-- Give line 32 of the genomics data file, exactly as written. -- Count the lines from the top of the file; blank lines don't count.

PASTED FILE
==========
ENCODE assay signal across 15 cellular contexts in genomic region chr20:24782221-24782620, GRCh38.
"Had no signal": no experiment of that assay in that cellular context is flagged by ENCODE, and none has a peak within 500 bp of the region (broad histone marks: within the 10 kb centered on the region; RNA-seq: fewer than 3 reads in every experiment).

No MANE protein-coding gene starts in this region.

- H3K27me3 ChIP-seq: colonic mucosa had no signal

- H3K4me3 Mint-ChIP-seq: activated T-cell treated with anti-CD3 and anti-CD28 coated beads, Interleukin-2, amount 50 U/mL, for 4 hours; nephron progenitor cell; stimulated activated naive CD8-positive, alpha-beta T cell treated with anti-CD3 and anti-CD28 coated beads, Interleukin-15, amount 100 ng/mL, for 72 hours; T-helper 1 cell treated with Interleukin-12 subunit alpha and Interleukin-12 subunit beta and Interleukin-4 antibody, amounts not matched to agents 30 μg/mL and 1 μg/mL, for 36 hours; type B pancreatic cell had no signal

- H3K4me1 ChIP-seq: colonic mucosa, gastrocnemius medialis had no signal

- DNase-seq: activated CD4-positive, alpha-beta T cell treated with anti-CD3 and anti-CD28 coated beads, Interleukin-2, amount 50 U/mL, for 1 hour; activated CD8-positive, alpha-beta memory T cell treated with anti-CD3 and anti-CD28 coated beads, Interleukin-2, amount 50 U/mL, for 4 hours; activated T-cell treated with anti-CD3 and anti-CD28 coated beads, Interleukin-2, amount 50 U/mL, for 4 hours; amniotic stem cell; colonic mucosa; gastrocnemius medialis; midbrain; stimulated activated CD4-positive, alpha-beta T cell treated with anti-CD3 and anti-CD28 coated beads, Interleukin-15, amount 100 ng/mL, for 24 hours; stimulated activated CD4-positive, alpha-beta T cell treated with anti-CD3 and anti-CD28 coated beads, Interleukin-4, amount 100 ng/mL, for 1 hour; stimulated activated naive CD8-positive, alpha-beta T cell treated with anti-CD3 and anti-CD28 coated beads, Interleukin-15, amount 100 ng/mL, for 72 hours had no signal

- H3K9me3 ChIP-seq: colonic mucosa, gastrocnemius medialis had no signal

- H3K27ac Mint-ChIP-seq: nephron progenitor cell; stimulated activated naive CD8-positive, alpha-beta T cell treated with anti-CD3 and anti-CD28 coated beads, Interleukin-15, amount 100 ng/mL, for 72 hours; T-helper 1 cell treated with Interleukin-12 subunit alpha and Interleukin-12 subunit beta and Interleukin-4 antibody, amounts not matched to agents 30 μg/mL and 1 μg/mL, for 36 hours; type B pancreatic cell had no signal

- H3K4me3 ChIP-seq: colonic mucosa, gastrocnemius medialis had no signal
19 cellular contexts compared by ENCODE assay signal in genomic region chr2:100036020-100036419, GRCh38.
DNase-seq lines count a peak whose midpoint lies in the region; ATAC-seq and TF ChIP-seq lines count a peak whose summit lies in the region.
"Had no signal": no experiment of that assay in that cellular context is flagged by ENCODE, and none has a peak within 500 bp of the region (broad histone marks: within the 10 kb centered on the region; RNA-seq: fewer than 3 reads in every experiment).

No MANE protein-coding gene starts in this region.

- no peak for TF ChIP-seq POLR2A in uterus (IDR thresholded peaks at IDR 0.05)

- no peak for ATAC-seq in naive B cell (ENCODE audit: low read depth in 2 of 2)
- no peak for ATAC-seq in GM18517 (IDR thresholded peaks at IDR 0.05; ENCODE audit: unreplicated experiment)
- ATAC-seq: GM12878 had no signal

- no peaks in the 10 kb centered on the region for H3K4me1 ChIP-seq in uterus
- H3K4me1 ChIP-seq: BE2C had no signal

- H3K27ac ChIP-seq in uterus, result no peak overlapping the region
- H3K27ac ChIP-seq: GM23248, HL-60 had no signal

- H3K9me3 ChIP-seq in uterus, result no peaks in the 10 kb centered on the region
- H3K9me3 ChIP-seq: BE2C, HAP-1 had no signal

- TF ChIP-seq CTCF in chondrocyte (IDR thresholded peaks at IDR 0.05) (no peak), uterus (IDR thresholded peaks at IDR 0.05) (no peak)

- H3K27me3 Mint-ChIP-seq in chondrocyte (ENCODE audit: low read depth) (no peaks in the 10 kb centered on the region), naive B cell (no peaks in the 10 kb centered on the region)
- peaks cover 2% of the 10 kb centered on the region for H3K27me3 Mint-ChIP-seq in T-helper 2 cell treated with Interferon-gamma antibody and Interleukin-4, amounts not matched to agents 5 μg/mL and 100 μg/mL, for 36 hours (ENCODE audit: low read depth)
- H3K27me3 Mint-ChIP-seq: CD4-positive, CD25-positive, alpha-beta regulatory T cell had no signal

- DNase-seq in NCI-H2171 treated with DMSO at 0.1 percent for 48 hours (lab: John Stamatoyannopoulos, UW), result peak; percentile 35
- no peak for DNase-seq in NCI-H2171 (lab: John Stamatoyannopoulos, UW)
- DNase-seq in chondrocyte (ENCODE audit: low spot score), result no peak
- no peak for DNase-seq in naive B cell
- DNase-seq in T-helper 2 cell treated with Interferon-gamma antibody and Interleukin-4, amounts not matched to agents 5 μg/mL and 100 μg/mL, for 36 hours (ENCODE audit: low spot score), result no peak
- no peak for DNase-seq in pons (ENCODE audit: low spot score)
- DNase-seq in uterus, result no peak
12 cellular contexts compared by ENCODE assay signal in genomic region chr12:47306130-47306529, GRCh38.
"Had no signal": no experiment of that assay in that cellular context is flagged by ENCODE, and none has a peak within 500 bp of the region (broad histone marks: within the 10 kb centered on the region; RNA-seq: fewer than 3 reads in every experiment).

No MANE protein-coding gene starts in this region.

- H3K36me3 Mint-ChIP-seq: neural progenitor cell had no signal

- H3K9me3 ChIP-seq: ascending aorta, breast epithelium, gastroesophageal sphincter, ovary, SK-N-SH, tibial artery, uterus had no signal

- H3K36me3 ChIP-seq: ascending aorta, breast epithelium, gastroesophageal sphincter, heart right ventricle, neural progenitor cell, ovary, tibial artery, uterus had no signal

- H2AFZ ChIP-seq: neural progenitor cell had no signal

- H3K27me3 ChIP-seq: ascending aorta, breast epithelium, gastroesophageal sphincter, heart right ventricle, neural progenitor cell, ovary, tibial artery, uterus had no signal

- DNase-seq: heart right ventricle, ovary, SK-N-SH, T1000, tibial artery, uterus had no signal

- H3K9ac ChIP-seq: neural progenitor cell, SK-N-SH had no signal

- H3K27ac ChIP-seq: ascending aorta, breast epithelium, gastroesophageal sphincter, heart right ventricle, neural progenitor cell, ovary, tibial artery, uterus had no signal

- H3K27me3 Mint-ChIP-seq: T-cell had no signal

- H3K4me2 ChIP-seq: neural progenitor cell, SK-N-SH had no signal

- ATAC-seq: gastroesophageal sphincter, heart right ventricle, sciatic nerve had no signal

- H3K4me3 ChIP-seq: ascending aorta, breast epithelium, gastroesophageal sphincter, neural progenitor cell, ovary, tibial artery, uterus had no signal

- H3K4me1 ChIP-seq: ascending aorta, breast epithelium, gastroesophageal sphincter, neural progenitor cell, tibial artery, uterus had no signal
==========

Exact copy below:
- no peak for DNase-seq in naive B cell